Wednesday, February 21, 2018

Drumming in the season #phenology

We bought some more suet today, probably for the last time this season. (We know, we've written that before.) The extended forecast has daily high temperatures up to and above freezing starting with Friday of this week. Sometime thereafter, the local bear population will come out of hibernation and we want as much suet gone by then as possible. It remains to be seen if we'll actually do a good enough job of bringing in the feeders every night as the weather warms. Even after this year's new growth is well underway, bears seem to enjoy sunflower seed snacks with a side of bird feeder thrown in.

pileated woodpecker
pileated woodpecker
Photo by J. Harrington

At the moment, there's a downy woodpecker at the back feeder and a pileated out front. Yesterday a red-bellied woodpecker showed up a few times. In addition to woodpeckers, nuthatches and chickadees enjoy feeding on suet, much more so than any of the finches. Soon, mating season drumming will start. The Better Half confirmed hearing a chickadee's "fee-bee" call the other day.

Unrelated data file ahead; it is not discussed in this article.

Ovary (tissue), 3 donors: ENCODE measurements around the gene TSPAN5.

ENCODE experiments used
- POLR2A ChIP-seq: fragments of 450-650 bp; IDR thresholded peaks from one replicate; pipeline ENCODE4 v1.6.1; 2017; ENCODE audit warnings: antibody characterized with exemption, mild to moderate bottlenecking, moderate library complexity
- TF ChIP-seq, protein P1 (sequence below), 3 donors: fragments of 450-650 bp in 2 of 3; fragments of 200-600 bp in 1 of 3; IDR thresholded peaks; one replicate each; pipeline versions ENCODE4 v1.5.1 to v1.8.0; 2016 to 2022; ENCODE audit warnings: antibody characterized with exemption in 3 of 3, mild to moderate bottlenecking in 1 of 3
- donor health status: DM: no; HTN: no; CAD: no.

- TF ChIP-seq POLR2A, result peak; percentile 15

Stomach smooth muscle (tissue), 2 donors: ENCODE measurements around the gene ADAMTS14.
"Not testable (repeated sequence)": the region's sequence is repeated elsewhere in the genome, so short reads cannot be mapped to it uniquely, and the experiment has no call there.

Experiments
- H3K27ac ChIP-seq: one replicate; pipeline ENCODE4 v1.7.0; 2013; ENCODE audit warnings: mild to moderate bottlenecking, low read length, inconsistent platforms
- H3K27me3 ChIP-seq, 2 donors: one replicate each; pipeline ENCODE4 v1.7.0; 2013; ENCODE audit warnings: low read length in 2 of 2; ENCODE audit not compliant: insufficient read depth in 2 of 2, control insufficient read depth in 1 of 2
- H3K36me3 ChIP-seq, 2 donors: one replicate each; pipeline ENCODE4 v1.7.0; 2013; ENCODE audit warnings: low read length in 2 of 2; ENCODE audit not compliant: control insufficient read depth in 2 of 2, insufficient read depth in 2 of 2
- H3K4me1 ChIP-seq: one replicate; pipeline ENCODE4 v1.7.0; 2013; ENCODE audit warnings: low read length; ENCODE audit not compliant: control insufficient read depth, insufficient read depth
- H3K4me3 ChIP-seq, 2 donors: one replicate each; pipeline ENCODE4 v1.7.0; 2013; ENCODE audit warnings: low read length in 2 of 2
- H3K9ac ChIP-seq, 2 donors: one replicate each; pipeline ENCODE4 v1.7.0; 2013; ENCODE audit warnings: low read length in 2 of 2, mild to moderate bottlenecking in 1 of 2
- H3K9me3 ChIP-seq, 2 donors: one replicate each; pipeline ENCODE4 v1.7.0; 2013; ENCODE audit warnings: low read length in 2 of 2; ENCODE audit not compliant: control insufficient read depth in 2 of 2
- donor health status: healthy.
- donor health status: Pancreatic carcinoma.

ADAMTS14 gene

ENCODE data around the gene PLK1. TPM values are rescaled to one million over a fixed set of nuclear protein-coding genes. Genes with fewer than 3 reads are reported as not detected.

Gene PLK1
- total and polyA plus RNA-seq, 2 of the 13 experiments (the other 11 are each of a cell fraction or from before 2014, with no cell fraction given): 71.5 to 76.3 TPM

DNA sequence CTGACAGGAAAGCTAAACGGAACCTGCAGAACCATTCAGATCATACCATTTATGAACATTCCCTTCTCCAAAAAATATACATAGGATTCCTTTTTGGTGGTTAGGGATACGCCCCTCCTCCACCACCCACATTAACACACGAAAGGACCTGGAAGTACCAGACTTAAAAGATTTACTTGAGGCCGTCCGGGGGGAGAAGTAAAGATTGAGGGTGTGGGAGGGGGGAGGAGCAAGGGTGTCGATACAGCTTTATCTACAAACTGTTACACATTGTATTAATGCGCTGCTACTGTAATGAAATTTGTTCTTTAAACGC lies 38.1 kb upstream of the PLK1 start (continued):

We continue to make belated progress sorting out our fly-fishing gear. The last fly-line was weighed this morning. We still have to work through matching lines and reels with various rods, but we're almost organized enough to start the season (catch and release only closes 4/13; regular season opens 4/14 in southeast Minnesota's Driftless Area).

ruffed grouse
ruffed grouse
Photo by J. Harrington

Joining the drumming woodpeckers in the not too distant future will be ruffed grouse. We're sure there's an overlap between grouse drumming and turkey gobbling seasons, but we're not sure if either starts noticeably ahead of the other. We're a little too far south of good grouse habitat to be likely to confirm the drumming, but we can always hope the grouse will drift this way. We love just watching them. Brook trout and ruffed grouse are two comforting links between our home of origin and our adopted home.


By Ted Hughes

The Brooktrout, superb as a matador,
Sways invisible there
In water empty as air.

The Brooktrout leaps, gorgeous as a jaguar,
But dropping back into swift glass
Resumes clear nothingness.

The numb-cold current's brain-wave is lightning -
No good shouting: 'Look!'
It vanished as it struck.

You can catch Brooktrout, a goggling gewgaw -
But never the flash God made
Drawing the river's blade. 

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